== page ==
Labor Dept. Reports 20.5 Million April Job Losses; Unemployment Rate Jumps to 14.7%

One of the worst weeks in U.S. economic history ended Friday with the Bureau of Labor Statistics reporting a staggering 20.5 million jobs lost in April and the unemployment rate jumping to its highest level since the Great Depression.

BLS reported total nonfarm payroll employment fell by 20.5 million in April, wiping out nearly a decade of job gains. The unemployment rate spiked by more than 10 percentage points to 14.7 percent—the biggest one-month increase in the report’s history, dating back to 1948—as the effects of the coronavirus pandemic slammed the U.S. economy with full force.

The report said employment fell sharply in all major industry sectors, with particularly heavy job losses in leisure and hospitality. The number of unemployed persons rose by 15.9 million to 23.1 million in April. BLS also revised down numbers for February and March.

Additionally, BLS reported the labor force participation rate decreased by 2.5 percentage points over the month to 60.2 percent, the lowest rate since January 1973. Total employment, as measured by the household survey, fell by 22.4 million to 133.4 million. The employment-population ratio, at 51.3 percent, dropped by 8.7 percentage points over the month, the lowest rate and largest over-the-month decline in the history of the suvey.

“The extraordinary impact from COVID-19 social distancing measures and business closings is weighing on the job market in unprecedented ways,” said Joel Kan, MBA Associate Vice President of Economic and Industry Forecasting. “April was the first full month of the impact and resulted in a record-loss of 20.5 million jobs. Essentially all sectors lost jobs over the month. Leisure and hospitality, the sector perhaps most impacted by closings and restricted operations, saw a 7.6 million job decrease; retail trade suffered 2 million in job losses. The construction sector lost 975,000 jobs – close to the 2009 annual total – which is a blow to the housing recovery and might impact future housing supply.

Kan noted one hint of optimism is that 18.1 million of the 23 million unemployed were classified as “temporary” layoffs, indicating these workers expect to return to work. “Overall, the numbers were still bad,” he said. “The early impact of this deterioration on the mortgage market has already been felt by rapidly increasing rates of loans in forbearance. We expect that a rising share of loans will continue to be put into forbearance, putting further liquidity stresses on mortgage servicers.”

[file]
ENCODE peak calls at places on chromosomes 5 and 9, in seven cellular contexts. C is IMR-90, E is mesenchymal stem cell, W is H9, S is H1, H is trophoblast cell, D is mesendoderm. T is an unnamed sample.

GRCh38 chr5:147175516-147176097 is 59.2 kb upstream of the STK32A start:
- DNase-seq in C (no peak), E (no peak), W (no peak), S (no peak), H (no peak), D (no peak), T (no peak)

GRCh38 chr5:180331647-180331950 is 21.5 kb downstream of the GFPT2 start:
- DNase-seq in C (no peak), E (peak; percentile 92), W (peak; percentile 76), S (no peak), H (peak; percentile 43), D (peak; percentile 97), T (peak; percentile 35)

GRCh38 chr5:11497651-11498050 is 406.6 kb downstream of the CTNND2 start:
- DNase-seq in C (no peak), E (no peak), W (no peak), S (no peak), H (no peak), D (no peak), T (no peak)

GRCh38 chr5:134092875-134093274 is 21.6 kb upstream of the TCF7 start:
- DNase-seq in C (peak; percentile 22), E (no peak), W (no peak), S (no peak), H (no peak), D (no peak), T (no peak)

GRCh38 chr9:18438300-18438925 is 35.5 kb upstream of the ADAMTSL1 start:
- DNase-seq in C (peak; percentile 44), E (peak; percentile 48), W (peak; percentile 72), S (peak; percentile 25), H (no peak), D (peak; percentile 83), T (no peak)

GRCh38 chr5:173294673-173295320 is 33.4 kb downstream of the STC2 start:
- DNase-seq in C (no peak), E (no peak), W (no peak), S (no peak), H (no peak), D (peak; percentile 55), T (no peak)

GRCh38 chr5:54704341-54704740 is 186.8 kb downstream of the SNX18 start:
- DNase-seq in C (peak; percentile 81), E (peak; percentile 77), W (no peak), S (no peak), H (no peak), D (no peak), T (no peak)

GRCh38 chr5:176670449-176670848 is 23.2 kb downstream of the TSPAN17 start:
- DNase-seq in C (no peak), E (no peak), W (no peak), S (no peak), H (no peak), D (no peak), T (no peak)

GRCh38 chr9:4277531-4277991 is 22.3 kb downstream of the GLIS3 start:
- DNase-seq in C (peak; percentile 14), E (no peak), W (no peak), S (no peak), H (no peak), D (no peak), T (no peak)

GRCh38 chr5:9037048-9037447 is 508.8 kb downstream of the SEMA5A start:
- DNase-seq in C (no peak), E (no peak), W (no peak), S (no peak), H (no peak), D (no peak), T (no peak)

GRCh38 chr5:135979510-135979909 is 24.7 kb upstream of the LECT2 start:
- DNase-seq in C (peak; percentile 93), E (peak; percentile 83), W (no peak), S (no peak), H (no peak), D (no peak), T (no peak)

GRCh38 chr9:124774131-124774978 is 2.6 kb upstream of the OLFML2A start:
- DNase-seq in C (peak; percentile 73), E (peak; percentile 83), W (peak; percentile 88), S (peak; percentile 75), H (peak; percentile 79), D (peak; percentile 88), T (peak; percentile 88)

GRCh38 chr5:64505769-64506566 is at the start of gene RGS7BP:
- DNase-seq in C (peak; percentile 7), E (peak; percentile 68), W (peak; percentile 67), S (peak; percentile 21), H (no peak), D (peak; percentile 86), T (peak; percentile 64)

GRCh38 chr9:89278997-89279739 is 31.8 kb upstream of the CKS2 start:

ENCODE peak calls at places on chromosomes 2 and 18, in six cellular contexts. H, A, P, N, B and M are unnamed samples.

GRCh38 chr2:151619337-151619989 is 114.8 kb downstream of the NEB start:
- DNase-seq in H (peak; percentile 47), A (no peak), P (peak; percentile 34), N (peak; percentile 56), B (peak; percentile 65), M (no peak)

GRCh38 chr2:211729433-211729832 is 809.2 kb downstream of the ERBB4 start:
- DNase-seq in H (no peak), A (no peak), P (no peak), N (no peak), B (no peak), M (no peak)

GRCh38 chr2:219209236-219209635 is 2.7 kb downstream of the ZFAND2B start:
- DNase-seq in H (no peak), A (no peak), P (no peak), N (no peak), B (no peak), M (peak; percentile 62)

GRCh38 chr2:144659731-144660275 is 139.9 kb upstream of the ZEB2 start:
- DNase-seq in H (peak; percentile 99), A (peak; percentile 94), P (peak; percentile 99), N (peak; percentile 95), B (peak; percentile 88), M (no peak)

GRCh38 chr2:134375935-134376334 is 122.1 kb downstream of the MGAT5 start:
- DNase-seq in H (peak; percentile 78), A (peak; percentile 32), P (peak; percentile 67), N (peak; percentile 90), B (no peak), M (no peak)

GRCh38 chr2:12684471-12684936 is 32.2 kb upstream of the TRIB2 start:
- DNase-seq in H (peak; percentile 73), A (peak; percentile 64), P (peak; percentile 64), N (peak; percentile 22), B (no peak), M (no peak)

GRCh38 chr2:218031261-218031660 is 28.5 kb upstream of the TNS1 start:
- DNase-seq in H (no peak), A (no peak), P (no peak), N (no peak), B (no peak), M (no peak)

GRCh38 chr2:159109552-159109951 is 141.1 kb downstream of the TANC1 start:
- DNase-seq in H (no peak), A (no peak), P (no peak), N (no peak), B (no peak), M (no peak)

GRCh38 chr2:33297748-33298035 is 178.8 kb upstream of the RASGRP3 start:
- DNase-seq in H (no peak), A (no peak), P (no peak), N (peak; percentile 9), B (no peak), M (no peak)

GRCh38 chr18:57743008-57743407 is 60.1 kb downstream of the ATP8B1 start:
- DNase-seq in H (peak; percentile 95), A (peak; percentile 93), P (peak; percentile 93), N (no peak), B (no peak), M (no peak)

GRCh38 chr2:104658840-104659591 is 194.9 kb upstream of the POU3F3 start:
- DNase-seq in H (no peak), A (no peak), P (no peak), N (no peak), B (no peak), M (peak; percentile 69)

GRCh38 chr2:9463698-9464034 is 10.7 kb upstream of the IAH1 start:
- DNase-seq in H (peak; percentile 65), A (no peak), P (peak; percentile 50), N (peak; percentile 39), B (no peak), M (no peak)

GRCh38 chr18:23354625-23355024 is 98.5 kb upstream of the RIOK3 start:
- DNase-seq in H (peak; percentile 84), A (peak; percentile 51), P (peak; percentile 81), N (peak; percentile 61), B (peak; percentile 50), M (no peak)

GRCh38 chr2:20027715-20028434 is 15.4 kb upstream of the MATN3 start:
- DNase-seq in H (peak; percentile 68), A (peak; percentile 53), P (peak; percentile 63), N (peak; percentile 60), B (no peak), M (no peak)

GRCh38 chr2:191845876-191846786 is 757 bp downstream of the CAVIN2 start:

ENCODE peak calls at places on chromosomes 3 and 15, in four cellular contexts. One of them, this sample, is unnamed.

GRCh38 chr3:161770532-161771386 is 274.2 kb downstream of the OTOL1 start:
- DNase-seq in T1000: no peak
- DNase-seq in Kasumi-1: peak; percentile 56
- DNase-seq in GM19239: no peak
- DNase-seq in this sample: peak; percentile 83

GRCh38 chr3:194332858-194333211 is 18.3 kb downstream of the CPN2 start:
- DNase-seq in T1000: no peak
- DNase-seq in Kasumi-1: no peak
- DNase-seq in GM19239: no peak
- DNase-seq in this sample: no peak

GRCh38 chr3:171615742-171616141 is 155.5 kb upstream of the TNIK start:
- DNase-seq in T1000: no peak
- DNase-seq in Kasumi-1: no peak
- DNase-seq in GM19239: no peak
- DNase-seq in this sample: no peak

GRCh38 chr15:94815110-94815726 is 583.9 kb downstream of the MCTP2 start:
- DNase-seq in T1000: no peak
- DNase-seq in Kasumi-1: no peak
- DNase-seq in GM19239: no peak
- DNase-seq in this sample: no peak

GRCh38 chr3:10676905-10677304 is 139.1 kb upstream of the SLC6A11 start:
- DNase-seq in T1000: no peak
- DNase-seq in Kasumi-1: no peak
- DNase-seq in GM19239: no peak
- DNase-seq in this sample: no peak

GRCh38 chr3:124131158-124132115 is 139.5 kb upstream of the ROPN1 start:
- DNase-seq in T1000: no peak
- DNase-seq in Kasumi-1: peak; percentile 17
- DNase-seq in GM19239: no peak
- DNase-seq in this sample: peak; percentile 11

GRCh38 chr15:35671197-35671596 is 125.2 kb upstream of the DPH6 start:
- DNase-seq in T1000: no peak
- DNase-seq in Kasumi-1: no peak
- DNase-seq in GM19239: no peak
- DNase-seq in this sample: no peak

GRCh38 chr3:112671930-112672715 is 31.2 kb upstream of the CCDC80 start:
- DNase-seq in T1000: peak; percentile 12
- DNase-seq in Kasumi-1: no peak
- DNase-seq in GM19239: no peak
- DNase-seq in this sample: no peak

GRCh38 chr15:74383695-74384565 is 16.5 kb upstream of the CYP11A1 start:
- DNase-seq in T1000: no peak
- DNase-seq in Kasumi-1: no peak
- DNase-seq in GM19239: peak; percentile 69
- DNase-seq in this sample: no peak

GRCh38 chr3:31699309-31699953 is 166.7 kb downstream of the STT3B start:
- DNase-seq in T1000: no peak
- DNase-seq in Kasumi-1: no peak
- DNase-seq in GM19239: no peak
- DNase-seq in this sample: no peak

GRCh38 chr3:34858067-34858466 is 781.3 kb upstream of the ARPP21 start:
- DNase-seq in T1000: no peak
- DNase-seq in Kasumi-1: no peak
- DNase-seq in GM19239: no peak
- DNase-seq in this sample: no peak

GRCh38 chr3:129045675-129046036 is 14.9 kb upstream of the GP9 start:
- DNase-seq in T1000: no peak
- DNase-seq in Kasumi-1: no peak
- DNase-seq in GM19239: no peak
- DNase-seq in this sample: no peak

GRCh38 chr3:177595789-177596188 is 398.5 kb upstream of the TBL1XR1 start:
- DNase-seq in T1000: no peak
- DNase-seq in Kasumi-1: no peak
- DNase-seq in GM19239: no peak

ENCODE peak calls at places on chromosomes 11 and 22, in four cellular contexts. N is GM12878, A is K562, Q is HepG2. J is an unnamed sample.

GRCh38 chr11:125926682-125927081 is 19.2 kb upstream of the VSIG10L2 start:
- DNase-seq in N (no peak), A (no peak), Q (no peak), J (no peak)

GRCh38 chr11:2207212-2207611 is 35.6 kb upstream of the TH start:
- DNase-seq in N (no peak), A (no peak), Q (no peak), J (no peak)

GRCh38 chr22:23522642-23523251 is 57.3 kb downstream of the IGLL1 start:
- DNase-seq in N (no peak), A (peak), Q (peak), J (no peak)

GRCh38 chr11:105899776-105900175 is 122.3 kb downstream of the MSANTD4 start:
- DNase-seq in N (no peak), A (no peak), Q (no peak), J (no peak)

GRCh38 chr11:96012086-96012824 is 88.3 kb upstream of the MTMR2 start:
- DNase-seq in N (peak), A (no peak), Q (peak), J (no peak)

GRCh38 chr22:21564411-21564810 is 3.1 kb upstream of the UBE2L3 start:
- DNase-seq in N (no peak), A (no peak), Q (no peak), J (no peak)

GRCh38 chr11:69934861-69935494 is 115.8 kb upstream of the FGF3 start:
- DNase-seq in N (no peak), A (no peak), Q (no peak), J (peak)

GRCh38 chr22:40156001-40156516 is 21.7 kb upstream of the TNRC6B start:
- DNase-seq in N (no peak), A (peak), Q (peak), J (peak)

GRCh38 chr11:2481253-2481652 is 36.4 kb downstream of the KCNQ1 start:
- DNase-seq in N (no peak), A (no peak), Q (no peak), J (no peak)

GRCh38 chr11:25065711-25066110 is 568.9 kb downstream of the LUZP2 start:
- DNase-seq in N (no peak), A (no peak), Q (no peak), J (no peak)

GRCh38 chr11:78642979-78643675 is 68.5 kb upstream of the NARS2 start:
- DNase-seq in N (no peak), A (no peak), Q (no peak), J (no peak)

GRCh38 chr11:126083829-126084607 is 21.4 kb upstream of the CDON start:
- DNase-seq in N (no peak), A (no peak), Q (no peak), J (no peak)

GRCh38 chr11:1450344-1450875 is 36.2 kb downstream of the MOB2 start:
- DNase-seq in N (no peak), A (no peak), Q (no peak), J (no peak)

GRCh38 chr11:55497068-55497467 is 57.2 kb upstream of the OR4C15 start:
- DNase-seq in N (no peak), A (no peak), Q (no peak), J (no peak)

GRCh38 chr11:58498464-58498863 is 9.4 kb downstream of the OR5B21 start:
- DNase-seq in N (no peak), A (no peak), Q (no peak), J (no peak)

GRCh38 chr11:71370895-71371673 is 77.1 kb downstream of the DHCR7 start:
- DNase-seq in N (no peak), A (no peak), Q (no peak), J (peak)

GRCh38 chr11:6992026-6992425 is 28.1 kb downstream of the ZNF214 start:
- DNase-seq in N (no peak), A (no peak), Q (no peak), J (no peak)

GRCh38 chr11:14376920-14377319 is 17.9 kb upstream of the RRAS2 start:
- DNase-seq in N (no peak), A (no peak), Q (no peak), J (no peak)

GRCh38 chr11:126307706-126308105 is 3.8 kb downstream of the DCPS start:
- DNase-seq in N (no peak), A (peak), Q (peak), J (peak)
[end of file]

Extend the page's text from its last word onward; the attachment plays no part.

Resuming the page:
Kan said the housing market is in “unchartered waters” right now, “but one positive trend is that purchase mortgage applications have increased for three straight weeks, with prospective buyers gradually returning in the various parts of the country that are reopening.” 

Jay Bryson, Acting Chief Economist with Wells Fargo Securities, Charlotte, N.C., warned more declines were in the offing. “Expect another horrendous labor market report in May,” he said. “As tragic as this number is, it comes as little surprise as more than 26 million individuals had filed for unemployment benefits between the March employment survey and the April survey. Sadly, there will be more job losses reported when the May report is published next month, because seven million additional individuals have subsequently filed for unemployment benefits.”

Odeta Kushi, Deputy Chief Economist with First American Financial Corp., Santa Ana, Calif., said the housing industry was particularly hard hit with an 11 percent yearly decline in residential construction workers.”

“The loss in residential construction jobs negatively impacts the pace of home building because building a home does not readily lend itself to outsourcing and automation,” Kushi said. “The housing market needs new supply at every point of the income spectrum, and it’s very hard to build more homes without increasing residential construction employment and productivity.”

BLS said in April, average hourly earnings for all employees on private nonfarm payrolls increased by $1.34 to $30.01. Average hourly earnings of private-sector production and nonsupervisory employees increased by $1.04 to $25.12 in April. BLS said the increases in average hourly earnings largely reflect the substantial job loss among lower-paid workers; this change, along with earnings increases, put upward pressure on the average hourly earnings estimates.

The report said the average workweek for all employees on private nonfarm payrolls increased by 0.1 hour to 34.2 hours in April. In manufacturing, the workweek declined by 2.1 hours to 38.3 hours, and overtime declined by 0.9 hour to 2.1 hours. The average workweek for production and nonsupervisory employees on private nonfarm payrolls increased by 0.1 hour to 33.5 hours.

“Interestingly, average hourly earnings, which have been rising 0.2% to 0.3% on average for the past few years, jumped 4.7% in April. But this is hardly a sign of strength,” Bryson said. “Because job losses in April fell disproportionally among low-wage workers, the average wage jumped. If, as we expect, the unemployment rate remains elevated in coming months, then growth in hourly earnings should weaken considerably.”